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The practice, going back to the early Church, of receiving the sacrament of penance more often than just once a year, or when mortal sins have been committed. Since the beginnings of monasticism, this practice was recommended to religious even in the absence of a priest, and therefore without absolution, as a means of spiritual purification. It was increasingly used by the laity who sought to grow in Christian perfection, then it fell of until modern times, when it became commonplace in the first half of the twentieth century.
Pope Pius XII defended the practice of frequent confession, presumably of venial sins. "By it," he said, "self-knowledge grows, bad habits are corrected, spiritual neglect and tepidity are resisted, the conscience is purified, the will strengthened, a salutary self-control is attained, and grace is increased in virtue of the sacrament itself" (Mystici Corporis Christi, 88). In promulgating the new rite of penance, Pope Paul VI also stressed the "great value" of frequent and reverent recourse to this sacrament even when only venial sins are in question." This practice "is a constant effort to bring to perfection the grace of our baptism" (December 2, 1973).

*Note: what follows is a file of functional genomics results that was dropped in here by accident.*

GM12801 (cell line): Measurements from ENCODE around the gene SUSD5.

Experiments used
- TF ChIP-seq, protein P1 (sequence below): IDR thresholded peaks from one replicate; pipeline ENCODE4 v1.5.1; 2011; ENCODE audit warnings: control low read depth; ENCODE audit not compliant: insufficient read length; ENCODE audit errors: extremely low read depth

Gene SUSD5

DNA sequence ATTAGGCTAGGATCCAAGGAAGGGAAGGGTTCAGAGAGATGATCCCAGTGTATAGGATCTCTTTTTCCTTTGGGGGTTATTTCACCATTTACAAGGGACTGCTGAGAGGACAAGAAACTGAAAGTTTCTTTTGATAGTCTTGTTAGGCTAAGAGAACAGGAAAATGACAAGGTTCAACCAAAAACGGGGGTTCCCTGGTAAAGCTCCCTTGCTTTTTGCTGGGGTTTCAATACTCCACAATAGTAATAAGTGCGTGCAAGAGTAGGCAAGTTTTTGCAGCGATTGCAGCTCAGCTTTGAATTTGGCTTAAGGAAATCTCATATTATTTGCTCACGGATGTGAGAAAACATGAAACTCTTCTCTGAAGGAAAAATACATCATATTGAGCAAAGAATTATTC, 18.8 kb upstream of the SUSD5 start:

All items in this dictionary are from Fr. John Hardon's Modern Catholic Dictionary, © Eternal Life. Used with permission.